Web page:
This moment 'today' is both singular and multiply connected. Fed by certain strands in ecological and feminist thought, and by the sense of an 'end of grand narratives', there is I think a renewed awareness of the 'relative constants' of human limitations, death and inter-generational repetitions. As Kierkegaarde (1939, 183-4) puts it, 'every generation begins again from the beginning...No generation has learned how to love from another, no generation begins at any other point than the beginning, and no subsequent generation has a shorter task than the generation that preceded it.' Accepting this leads unavoidably to the view that 'Repetition is reality, and it is the seriousness of life. He who wills repetition is matured in seriousness.' (Kierkegaarde 1942, 6) And this provides the space where the sediments of pre-modern lineages, which never gave up fertilising some of modernity's roots, can be brought to the surface. Even for Adorno, 'The dawning sense of freedom feeds upon the memory of the archaic impulse not yet steered by any solid I.' (Quoted, Huyssen 1986, 27) Yet the moment is also in many ways unique. Telos collapses for the very specific reason that, so to speak, after Auschwitz it cannot face the world. At the same time, ironically, the ever accelerating tempo of capital accumulation leads to a succession of 'time-space compressions', as David Harvey (1989) calls them, fundamentally altering the spatio-temporal matrix within which repetitions take place. Benjamin's flood of reproductions circulates in an ever-shrinking world, against an ever-shortening horizon, governed by an ideology of ceaseless but aimless change, and by the time of the later Baudrillard has left all distinction between original and copy behind, so that 'simulacra surpass history' (Baudrillard 1988, 138). But the collapse of telos does not require the end of history. Baudrillard's vision is, at the least, readily congruent with the alliance of neo-liberal triumphalism and apocalyptic fundamentalism which is already celebrating the final, millenarian narrative denouement. But the end of history signalled here is inscribed only in ideology, and Baudrillard either misses or rejects the Benjaminian insight that simulation not only uproots meaning but also, through the re-internalising of repetition, the de-contextualising of representation, potentially frees practice.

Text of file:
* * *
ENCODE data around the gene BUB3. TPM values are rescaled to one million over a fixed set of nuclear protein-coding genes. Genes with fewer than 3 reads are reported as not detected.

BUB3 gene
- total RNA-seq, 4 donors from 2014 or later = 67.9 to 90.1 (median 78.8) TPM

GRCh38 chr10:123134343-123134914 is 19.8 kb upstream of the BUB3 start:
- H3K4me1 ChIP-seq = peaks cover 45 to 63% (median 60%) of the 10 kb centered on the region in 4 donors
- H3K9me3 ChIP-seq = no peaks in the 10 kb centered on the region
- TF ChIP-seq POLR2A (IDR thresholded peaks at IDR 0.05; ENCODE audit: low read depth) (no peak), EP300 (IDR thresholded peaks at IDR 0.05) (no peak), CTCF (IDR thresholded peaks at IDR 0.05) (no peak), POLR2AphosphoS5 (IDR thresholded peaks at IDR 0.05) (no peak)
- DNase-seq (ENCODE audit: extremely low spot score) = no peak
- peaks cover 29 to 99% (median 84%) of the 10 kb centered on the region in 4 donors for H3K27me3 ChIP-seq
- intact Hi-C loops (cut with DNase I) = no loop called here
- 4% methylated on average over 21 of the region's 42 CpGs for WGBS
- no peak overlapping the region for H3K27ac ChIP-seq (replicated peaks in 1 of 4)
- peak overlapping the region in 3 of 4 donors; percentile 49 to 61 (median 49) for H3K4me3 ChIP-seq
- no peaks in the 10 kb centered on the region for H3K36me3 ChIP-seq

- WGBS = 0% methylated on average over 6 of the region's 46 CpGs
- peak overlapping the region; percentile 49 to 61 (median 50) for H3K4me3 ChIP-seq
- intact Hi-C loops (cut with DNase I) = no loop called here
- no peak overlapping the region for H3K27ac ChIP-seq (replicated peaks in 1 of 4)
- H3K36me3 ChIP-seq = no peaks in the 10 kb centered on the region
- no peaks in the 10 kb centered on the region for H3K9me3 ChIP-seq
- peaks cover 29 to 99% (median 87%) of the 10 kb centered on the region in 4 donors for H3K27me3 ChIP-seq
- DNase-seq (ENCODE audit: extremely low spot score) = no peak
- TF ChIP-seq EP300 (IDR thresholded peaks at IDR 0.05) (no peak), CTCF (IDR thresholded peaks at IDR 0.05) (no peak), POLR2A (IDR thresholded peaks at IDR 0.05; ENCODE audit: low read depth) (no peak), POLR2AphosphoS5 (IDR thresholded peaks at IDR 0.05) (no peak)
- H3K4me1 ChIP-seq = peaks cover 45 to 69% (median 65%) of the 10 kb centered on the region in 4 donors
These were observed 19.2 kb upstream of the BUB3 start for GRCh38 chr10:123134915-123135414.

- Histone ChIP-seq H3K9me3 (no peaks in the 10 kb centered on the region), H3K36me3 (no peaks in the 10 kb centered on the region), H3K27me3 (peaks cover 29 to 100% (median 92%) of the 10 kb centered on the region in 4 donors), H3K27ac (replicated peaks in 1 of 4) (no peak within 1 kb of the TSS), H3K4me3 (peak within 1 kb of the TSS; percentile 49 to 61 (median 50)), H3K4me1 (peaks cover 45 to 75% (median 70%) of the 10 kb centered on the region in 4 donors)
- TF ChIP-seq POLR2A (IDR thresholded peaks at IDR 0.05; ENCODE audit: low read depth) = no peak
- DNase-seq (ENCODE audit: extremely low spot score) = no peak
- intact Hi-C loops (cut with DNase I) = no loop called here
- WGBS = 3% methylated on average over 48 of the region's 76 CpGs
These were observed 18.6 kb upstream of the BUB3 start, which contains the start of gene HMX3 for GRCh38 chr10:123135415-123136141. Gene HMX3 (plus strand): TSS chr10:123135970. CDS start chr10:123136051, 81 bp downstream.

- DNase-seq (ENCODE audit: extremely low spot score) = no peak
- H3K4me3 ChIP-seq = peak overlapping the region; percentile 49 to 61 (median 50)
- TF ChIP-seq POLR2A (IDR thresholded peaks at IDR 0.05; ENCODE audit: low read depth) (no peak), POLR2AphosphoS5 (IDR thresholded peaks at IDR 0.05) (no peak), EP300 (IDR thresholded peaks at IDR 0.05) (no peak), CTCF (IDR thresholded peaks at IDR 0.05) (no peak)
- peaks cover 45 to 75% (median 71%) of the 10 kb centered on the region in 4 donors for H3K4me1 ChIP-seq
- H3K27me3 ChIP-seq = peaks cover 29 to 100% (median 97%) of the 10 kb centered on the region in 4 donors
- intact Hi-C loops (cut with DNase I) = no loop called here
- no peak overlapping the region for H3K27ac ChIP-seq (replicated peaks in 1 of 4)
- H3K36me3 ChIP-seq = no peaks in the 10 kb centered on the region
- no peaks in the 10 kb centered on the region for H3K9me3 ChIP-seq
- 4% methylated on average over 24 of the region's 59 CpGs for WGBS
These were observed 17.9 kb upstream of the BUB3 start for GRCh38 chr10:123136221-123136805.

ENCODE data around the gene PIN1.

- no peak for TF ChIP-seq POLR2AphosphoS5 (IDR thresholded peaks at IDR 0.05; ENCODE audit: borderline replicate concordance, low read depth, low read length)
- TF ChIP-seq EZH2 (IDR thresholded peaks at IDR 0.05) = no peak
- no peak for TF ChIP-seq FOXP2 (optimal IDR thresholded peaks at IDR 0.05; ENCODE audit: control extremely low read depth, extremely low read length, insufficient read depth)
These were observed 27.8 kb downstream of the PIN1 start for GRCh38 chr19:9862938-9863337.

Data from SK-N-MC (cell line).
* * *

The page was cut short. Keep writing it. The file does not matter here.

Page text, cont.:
Not the least singularity is what I think of as the 'dual world system' governing today's music regime: the astonishing confluence, in a twin triumph, of global capital circulation in the political economy, African musical diaspora in the sign economy modernity and its counterculture, relatively autonomous still, but symbiotic. Is this a joke by the World Spirit at Hegel's expense? Frederic Jameson's concern (1984) that postmodern ecstasy represents a false Sublime, powered by the giddy cycles of commodity circulation, might worry us that the Slave is now complicit with the Master; but such eithor-or apocalyptics, themselves complicit with an outworn paradigm, are sounding tired. Chernoff's insistence (1979) that the effect of multiple repetitions in African music is not frenzied but refreshing, that 'ecstasy' would be seen as tasteless, is a useful caution. Similarly, Morton Marks (1974), in his study of African-American religious music, takes issue with Victor Turner's theory that liminality strips participants of their identities; the ritual structures he discovers are 'rule-bound but liminal' (112), their mechanisms depending on switching successive or contrapuntal between different repetition patterns. On a philosophical level, Kierkegaarde (1942), while carefully distinguishing different modes of repetition and recollection, nevertheless finds them overlapping. Similarly, Deleuze, in his entertainingly loopy book, Difference and Repetition (1994), defines true repetition, counter-intuitively, as 'repetition of difference', which takes place in 'another dimension, a secret verticality' (18); but it is always in disguise, intermingled, on the one hand, with 'brute repetition' what Deleuze calls mechanical repetition-of-the same and, on the other hand, with resemblance: the grouping of differences under a concept, or in another word, representation. 'It is always in this gap, which should not be confused with the negative, that creatures weave their repetition and receive at the same time the gift of living and dying.' (21)